rOpenSci | Our package reviews in review: Introducing a 3-post series about software onboarding data

Our package reviews in review: Introducing a 3-post series about software onboarding data

On March the 17th I had the honor to give a keynote talk about rOpenSci’s package onboarding system at the satRday conference in Cape Town, entitled “Our package reviews in review: introducing and analyzing rOpenSci onboarding system”. You can watch its recording, skim through the corresponding slides or… read this series!

🔗 What is rOpenSci onboarding?

rOpenSci’s suite of packages is partly contributed by staff members and partly contributed by community members, which means the suite stems from a great diversity of skills and experience of developers. How to ensure quality for the whole set? That’s where onboarding comes into play: packages contributed by the community undergo a transparent, constructive, non adversarial and open review process. For that process relying mostly on volunteer work, four editors manage the incoming flow and ensure progress of submissions; authors create, submit and improve their package; reviewers, two per submission, examine the software code and user experience. This blog post written by rOpenSci onboarding editors is a good introduction to rOpenSci onboarding.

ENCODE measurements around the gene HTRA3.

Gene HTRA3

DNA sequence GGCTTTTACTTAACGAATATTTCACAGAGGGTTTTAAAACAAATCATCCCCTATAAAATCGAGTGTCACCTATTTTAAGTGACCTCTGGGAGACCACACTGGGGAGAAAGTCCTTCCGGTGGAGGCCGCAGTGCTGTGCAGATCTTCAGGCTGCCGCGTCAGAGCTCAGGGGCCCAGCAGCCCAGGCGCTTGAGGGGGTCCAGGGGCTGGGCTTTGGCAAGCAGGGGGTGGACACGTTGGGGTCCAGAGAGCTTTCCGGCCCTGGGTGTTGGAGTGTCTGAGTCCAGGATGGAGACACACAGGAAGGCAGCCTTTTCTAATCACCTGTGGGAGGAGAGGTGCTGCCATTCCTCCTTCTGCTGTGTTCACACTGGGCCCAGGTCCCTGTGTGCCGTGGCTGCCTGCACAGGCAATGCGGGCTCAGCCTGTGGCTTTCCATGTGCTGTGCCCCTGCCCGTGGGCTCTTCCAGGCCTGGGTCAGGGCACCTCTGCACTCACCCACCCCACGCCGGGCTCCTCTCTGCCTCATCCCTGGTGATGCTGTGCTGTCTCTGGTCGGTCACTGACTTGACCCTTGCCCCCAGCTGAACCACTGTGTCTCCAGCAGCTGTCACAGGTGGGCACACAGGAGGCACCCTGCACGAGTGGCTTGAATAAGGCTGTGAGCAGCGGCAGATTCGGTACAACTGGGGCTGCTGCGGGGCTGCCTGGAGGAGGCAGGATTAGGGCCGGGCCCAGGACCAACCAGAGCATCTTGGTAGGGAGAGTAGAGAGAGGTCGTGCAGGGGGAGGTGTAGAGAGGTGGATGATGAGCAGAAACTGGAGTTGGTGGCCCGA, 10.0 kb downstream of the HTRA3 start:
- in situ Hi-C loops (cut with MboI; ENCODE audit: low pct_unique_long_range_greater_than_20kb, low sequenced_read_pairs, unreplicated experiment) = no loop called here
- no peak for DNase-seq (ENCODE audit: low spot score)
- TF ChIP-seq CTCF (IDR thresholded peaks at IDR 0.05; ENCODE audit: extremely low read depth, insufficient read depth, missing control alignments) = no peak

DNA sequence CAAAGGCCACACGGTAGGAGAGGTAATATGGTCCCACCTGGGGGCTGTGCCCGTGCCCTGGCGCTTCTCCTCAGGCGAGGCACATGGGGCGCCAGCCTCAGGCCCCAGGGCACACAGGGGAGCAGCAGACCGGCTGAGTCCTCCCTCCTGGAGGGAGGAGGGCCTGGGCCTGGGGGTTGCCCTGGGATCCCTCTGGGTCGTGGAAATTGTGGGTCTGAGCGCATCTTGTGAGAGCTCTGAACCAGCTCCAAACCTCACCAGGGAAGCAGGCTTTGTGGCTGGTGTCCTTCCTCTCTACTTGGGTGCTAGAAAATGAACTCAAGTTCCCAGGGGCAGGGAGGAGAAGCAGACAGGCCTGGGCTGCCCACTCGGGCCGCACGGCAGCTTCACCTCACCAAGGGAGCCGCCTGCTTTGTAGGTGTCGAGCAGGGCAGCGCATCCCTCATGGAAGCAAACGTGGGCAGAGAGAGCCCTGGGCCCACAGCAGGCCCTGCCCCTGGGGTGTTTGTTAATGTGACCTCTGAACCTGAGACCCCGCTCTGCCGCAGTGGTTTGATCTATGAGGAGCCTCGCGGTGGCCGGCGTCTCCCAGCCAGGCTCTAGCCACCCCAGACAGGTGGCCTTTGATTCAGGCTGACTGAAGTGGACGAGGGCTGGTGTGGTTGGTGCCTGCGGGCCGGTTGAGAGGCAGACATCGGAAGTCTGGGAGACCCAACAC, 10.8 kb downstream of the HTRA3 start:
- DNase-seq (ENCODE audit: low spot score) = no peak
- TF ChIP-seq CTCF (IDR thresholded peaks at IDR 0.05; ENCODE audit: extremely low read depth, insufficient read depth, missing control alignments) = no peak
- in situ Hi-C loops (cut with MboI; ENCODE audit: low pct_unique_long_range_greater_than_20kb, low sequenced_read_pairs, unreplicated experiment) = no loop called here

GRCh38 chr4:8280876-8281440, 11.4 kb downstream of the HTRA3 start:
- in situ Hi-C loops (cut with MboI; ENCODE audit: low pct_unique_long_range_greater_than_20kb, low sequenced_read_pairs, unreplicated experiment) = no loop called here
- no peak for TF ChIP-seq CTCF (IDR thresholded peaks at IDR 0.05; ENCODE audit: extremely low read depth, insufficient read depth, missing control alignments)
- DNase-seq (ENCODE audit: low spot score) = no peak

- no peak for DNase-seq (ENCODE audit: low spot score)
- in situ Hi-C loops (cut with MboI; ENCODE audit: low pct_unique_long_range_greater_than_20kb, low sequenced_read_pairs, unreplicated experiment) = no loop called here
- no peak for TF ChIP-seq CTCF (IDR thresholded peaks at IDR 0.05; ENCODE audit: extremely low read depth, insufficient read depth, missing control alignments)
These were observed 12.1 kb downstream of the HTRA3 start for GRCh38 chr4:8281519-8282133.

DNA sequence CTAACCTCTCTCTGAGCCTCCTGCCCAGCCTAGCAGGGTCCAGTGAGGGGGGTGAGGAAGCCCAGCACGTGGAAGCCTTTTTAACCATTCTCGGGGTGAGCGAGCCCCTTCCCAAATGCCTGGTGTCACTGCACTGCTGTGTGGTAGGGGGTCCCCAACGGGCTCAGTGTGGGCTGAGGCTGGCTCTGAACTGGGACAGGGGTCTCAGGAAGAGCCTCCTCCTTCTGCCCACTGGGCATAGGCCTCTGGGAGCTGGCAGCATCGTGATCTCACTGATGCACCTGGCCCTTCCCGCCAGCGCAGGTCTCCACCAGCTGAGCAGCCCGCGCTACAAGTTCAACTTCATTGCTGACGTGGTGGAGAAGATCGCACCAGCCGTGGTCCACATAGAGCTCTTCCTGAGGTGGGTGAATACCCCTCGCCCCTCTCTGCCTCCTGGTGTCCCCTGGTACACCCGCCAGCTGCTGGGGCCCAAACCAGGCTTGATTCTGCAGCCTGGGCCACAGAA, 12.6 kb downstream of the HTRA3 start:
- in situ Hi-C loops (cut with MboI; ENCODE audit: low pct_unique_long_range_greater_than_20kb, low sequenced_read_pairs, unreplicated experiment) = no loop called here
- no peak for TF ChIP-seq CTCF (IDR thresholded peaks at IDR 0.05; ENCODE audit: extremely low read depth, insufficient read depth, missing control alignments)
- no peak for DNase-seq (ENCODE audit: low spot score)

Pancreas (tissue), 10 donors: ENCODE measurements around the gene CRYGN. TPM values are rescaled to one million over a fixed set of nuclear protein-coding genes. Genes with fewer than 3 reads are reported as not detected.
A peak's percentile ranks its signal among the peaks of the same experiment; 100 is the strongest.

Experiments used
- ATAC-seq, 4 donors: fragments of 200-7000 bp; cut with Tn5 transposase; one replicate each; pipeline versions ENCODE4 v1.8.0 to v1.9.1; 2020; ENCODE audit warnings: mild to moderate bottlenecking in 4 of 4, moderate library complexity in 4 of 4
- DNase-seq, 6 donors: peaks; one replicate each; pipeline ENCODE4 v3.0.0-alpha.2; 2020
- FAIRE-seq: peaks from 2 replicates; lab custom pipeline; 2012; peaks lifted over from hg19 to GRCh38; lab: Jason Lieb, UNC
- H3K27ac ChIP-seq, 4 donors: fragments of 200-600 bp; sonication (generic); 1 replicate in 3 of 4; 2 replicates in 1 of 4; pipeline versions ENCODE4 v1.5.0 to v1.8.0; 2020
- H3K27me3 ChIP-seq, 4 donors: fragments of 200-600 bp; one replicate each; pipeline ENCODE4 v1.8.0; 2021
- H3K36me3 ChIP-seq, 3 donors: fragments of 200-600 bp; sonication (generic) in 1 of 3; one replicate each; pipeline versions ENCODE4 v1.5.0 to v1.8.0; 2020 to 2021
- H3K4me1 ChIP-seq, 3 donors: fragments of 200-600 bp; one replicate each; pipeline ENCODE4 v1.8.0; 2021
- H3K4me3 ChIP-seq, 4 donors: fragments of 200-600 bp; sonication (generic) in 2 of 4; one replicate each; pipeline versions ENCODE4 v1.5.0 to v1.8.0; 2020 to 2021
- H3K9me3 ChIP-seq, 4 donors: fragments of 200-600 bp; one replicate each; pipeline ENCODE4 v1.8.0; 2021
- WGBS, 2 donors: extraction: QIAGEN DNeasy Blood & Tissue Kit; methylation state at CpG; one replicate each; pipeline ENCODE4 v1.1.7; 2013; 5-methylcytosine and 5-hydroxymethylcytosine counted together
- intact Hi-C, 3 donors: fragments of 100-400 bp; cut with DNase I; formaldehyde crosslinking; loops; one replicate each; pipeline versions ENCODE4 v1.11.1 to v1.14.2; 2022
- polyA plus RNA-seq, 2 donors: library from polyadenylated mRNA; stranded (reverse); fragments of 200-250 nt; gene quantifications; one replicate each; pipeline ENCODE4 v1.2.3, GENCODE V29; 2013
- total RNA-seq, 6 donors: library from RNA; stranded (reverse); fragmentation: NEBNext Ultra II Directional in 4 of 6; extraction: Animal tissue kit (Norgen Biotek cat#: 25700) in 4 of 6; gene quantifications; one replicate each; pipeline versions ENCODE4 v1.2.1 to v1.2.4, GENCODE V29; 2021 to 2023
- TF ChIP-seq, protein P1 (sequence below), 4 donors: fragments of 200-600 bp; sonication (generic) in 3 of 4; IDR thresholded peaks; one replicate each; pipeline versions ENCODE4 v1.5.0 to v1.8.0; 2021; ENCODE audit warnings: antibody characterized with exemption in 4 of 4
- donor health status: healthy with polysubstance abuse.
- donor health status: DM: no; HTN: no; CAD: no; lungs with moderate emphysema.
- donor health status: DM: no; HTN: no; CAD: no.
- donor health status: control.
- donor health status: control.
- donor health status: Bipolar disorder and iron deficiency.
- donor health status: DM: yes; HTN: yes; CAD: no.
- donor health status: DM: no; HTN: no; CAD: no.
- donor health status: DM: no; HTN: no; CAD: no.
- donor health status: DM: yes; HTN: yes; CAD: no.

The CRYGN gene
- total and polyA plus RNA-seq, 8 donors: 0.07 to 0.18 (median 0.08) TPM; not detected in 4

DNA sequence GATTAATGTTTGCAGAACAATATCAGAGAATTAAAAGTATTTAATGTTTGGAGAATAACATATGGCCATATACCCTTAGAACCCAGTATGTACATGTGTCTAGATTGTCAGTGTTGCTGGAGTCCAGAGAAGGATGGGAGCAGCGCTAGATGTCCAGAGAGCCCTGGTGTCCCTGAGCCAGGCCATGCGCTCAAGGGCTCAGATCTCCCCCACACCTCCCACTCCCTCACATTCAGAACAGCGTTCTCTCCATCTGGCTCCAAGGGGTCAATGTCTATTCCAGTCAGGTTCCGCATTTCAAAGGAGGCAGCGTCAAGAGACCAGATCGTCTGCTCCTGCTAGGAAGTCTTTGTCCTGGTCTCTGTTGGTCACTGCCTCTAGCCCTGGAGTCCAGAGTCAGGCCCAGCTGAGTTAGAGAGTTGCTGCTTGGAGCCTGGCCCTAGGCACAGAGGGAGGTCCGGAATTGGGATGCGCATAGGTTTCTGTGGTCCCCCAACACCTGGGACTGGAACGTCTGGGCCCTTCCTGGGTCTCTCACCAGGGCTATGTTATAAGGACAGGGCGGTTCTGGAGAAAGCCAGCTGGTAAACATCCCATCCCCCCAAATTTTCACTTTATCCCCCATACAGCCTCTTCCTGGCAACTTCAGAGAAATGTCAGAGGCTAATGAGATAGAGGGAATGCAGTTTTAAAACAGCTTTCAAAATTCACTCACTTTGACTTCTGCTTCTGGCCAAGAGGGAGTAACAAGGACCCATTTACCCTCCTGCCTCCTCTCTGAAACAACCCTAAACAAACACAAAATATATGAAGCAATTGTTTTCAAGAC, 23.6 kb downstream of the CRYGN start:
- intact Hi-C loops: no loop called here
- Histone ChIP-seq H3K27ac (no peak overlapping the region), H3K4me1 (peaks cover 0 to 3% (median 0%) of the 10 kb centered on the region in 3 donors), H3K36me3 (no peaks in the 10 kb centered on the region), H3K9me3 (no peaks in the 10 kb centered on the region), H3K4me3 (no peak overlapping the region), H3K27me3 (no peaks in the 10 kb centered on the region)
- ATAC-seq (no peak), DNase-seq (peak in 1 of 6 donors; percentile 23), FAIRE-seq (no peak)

Technically, we make the most of GitHub infrastructure: each package onboarding process is an issue in the ropensci/onboarding GitHub repository. For instance, click here to read the onboarding review thread of my ropenaq package: the process is an ongoing conversation until acceptance of the package, with two external reviews as important milestones. Furthermore, we use GitHub features such as the use of issue templates (as submission templates), and such as labelling which we use to track progress of submissions (from editor checks to approval).

🔗 What is this series?

In my talk in Cape Town, I presented the motivation for and process of the rOpenSci onboarding system (with the aid of screenshots made in R using the webshot and magick packages!). I also presented a data collection and analysis of onboarding, which I shall report in three posts. The first post in the series will explain how I rectangled onboarding. The second post will give some clues as to how to quantify the work represented by rOpenSci onboarding. The third and last post will use tidy text analysis of onboarding threads to characterize the social weather of onboarding.